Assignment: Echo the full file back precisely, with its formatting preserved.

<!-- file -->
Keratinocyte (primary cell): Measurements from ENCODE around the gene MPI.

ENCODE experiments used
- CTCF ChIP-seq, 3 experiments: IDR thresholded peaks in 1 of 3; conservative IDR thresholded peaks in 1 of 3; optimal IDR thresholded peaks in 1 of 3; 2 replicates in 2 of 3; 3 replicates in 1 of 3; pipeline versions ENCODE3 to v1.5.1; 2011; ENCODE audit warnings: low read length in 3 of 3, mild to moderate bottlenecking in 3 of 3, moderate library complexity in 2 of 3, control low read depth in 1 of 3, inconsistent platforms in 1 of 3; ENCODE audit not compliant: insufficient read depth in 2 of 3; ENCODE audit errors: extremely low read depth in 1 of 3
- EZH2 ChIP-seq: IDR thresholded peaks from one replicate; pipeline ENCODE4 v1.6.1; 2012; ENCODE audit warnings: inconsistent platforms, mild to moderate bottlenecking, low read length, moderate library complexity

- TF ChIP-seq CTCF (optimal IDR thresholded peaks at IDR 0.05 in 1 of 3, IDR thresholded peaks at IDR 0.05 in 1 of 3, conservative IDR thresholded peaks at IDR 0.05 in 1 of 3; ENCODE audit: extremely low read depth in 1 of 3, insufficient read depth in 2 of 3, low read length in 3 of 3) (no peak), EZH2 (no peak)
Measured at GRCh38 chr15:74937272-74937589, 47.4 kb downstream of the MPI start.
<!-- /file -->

Keratinocyte (primary cell): Measurements from ENCODE around the gene MPI.

ENCODE experiments used
- CTCF ChIP-seq, 3 experiments: IDR thresholded peaks in 1 of 3; conservative IDR thresholded peaks in 1 of 3; optimal IDR thresholded peaks in 1 of 3; 2 replicates in 2 of 3; 3 replicates in 1 of 3; pipeline versions ENCODE3 to v1.5.1; 2011; ENCODE audit warnings: low read length in 3 of 3, mild to moderate bottlenecking in 3 of 3, moderate library complexity in 2 of 3, control low read depth in 1 of 3, inconsistent platforms in 1 of 3; ENCODE audit not compliant: insufficient read depth in 2 of 3; ENCODE audit errors: extremely low read depth in 1 of 3
- EZH2 ChIP-seq: IDR thresholded peaks from one replicate; pipeline ENCODE4 v1.6.1; 2012; ENCODE audit warnings: inconsistent platforms, mild to moderate bottlenecking, low read length, moderate library complexity

- TF ChIP-seq CTCF (optimal IDR thresholded peaks at IDR 0.05 in 1 of 3, IDR thresholded peaks at IDR 0.05 in 1 of 3, conservative IDR thresholded peaks at IDR 0.05 in 1 of 3; ENCODE audit: extremely low read depth in 1 of 3, insufficient read depth in 2 of 3, low read length in 3 of 3) (no peak), EZH2 (no peak)
Measured at GRCh38 chr15:74937272-74937589, 47.4 kb downstream of the MPI start.